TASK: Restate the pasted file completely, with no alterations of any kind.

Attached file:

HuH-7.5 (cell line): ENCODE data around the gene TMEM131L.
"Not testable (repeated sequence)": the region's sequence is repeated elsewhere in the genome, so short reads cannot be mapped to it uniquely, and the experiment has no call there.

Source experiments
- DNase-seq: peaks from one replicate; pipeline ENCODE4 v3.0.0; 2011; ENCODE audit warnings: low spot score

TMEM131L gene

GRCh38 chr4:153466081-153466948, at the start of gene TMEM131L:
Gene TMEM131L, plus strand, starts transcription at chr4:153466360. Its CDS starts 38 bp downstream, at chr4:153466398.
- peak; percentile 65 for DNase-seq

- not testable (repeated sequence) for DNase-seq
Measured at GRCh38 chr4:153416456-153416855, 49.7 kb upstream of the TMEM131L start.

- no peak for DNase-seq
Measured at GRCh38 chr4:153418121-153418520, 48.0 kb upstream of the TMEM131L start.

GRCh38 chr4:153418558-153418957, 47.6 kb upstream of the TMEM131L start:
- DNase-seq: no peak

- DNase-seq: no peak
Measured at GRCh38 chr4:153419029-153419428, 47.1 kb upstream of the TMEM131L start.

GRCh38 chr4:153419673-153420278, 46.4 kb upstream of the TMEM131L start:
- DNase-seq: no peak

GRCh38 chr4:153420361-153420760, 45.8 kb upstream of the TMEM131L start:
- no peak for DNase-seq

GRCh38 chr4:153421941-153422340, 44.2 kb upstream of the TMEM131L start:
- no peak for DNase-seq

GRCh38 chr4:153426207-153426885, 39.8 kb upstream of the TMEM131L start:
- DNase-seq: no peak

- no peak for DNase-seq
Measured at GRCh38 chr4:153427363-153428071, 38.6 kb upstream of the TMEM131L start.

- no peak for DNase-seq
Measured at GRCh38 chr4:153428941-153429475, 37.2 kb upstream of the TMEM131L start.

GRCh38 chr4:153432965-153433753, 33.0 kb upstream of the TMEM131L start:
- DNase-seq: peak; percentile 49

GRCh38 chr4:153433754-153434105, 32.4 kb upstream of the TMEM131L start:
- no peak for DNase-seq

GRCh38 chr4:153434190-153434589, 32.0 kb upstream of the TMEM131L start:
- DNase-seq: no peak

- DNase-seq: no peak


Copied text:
HuH-7.5 (cell line): ENCODE data around the gene TMEM131L.
"Not testable (repeated sequence)": the region's sequence is repeated elsewhere in the genome, so short reads cannot be mapped to it uniquely, and the experiment has no call there.

Source experiments
- DNase-seq: peaks from one replicate; pipeline ENCODE4 v3.0.0; 2011; ENCODE audit warnings: low spot score

TMEM131L gene

GRCh38 chr4:153466081-153466948, at the start of gene TMEM131L:
Gene TMEM131L, plus strand, starts transcription at chr4:153466360. Its CDS starts 38 bp downstream, at chr4:153466398.
- peak; percentile 65 for DNase-seq

- not testable (repeated sequence) for DNase-seq
Measured at GRCh38 chr4:153416456-153416855, 49.7 kb upstream of the TMEM131L start.

- no peak for DNase-seq
Measured at GRCh38 chr4:153418121-153418520, 48.0 kb upstream of the TMEM131L start.

GRCh38 chr4:153418558-153418957, 47.6 kb upstream of the TMEM131L start:
- DNase-seq: no peak

- DNase-seq: no peak
Measured at GRCh38 chr4:153419029-153419428, 47.1 kb upstream of the TMEM131L start.

GRCh38 chr4:153419673-153420278, 46.4 kb upstream of the TMEM131L start:
- DNase-seq: no peak

GRCh38 chr4:153420361-153420760, 45.8 kb upstream of the TMEM131L start:
- no peak for DNase-seq

GRCh38 chr4:153421941-153422340, 44.2 kb upstream of the TMEM131L start:
- no peak for DNase-seq

GRCh38 chr4:153426207-153426885, 39.8 kb upstream of the TMEM131L start:
- DNase-seq: no peak

- no peak for DNase-seq
Measured at GRCh38 chr4:153427363-153428071, 38.6 kb upstream of the TMEM131L start.

- no peak for DNase-seq
Measured at GRCh38 chr4:153428941-153429475, 37.2 kb upstream of the TMEM131L start.

GRCh38 chr4:153432965-153433753, 33.0 kb upstream of the TMEM131L start:
- DNase-seq: peak; percentile 49

GRCh38 chr4:153433754-153434105, 32.4 kb upstream of the TMEM131L start:
- no peak for DNase-seq

GRCh38 chr4:153434190-153434589, 32.0 kb upstream of the TMEM131L start:
- DNase-seq: no peak

- DNase-seq: no peak